Thursday, November 13, 2008

Video Surveillance Design

John Honovich and Doktor Jon continue to provide more information about video surveillance technology. Building on his commitment to provide more basic information on video surveillance system design (see: “Reader Comment – 10-31-08”) John has posted a new page on his web site, How to Design a Video Surveillance Solution, that will almost certainly become the basis for a new chapter in his eBook. And Doktor Jon (see: “More Reader Responses from 10-31-08 Blog”), in a new email, pointed me at a page on his site dealing with 'profiling' a CCTV system. Everyone Has a Video System Other than security fencing, video surveillance systems are probably the most common security tool. Every convenience store and fast food restaurant has at least a couple of the ever present cameras. And every TV news story about a theft or robbery at one of these establishments includes video of the crime. With all of these cameras out and about, it would seem that there is a great deal of expertise available for chemical facilities to employ in designing their video surveillance systems. The problem is that there is a fundamental difference between a couple of camera pointed at a front door and cash register and an industrial scale video surveillance system. When a high-risk chemical facility looks for a consultant or company to design and implement a video surveillance system it is important to remember that experience in designing those common commercial facility systems is not necessarily a good recommendation. Even industrial experience does not necessarily indicate knowledge of how to set up systems in and around chemical systems. Layered Approach Doktor Jon, in a November 5th email, reminds us that:
“In terms of securing industrial plants, CCTV should not really be considered as the primary intrusion detection system, or indeed deployed as the sole method of verifying an intrusion, but rather working as part of a layered approach with many other technologies and techniques being applied to best effect.”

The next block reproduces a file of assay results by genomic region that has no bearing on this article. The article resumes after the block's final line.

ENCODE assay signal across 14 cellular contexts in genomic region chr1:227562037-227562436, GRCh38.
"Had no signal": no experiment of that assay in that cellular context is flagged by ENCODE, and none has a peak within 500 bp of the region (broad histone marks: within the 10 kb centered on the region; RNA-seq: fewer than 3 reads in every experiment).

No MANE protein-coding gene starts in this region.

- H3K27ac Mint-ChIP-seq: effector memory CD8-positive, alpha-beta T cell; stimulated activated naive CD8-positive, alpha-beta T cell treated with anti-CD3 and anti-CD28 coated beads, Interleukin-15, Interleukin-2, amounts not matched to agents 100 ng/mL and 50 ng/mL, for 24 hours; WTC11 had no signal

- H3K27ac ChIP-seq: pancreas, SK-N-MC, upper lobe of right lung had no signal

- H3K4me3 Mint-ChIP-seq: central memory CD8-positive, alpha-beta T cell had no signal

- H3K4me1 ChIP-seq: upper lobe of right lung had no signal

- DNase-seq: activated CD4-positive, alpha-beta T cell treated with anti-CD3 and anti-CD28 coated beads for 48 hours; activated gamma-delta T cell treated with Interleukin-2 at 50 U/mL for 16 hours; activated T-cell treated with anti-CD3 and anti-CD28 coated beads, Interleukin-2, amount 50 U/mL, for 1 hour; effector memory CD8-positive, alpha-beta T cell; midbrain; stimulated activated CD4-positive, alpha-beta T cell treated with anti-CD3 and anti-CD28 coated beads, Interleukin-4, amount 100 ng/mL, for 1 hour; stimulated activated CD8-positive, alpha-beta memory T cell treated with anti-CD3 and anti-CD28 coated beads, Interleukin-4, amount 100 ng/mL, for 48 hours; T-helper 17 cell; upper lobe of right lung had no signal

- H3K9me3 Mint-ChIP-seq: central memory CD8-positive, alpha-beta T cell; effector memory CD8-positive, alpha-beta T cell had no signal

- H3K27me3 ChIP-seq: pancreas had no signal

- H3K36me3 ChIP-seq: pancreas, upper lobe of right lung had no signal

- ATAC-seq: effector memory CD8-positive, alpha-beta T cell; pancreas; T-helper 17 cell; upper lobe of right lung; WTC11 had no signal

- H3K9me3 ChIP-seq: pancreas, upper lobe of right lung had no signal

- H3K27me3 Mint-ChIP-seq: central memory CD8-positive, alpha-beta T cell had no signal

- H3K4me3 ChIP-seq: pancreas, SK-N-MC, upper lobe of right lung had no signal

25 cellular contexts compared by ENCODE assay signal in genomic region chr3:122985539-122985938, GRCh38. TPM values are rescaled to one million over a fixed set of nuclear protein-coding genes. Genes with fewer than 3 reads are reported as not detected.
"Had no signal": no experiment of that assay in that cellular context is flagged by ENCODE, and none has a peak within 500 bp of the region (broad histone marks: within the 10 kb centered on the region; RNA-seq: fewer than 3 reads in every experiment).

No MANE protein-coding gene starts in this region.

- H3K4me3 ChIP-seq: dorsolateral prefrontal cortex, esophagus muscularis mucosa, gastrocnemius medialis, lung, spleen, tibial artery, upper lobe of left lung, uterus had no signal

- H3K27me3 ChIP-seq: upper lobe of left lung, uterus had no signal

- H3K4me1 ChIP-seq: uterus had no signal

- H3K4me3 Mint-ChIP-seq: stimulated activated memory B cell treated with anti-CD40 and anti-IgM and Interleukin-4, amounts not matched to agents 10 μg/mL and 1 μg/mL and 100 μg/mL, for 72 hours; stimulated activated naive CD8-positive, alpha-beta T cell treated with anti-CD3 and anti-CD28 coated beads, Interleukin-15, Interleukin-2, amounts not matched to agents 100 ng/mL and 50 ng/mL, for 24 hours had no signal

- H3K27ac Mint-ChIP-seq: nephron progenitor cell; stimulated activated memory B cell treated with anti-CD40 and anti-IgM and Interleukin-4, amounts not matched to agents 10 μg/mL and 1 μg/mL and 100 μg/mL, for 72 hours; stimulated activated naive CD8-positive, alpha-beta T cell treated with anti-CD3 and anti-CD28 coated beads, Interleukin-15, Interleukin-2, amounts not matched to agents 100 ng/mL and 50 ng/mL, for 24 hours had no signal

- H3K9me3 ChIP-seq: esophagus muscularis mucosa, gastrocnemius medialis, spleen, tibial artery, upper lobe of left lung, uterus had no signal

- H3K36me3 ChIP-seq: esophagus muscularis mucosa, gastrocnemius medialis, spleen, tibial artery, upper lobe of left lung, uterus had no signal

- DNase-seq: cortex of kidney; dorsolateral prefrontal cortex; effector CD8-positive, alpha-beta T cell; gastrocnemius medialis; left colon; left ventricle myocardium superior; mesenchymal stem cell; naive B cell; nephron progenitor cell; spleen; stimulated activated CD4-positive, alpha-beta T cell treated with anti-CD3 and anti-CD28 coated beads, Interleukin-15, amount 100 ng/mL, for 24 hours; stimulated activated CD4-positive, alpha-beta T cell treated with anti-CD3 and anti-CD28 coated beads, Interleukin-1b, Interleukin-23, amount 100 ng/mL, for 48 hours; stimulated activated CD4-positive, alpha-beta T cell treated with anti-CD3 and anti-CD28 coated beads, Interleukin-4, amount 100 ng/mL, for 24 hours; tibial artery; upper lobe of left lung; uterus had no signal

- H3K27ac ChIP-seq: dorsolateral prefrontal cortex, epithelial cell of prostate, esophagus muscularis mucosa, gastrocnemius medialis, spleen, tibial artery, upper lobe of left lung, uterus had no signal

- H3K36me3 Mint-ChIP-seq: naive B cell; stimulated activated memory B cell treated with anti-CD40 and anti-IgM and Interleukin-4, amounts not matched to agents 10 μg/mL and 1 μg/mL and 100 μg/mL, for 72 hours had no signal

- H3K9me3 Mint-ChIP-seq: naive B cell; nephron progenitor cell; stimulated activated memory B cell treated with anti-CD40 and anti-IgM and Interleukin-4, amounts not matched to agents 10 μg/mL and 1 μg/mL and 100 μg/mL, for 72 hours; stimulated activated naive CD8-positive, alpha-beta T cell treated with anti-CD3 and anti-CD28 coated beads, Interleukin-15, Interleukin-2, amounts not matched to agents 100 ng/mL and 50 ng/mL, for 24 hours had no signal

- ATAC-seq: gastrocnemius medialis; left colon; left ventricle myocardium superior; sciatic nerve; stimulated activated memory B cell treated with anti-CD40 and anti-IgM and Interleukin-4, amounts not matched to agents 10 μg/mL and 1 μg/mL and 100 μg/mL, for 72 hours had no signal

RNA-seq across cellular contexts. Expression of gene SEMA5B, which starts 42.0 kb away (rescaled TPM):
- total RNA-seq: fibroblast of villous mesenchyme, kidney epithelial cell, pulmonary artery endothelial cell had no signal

This is point that is repeatedly made in the recently released Draft Risk Based Performance Standard Guidance document. There are a couple of different reasons for this important design consideration. First, every system has its unique strong points and weak points. Multiple systems allows for overlap of coverage and reducing the overall weak points of the monitoring system. Secondly, it is possible to defeat any security system. Multiple systems increase the difficulty faced by an adversary in developing techniques and methods for surreptitiously bypassing the security detection system. More Doktor Jon Advice One more piece of advice from Doktor Jon, via his latest email, is that CCTV systems should not be looked at as just security systems. He maintains that they may also be considered as part of the facility safety system. He says:
“In addition, of equal performance is the use of these systems as a vital safety tool, not only in terms of assisting with the day to day operations (process monitoring), but also providing a vital support role for first responders, in the event of a serious incident.”
In the one video installation project on which I was a member of the plant team, we actively considered the emergency response use of the system when we picked camera locations. We took a hard look at camera positions that would allow us to monitor unloading operations of our two most hazardous chemicals along with the storage tanks for those chemicals. We wanted to make sure that we could get the most use out of our expensive system.

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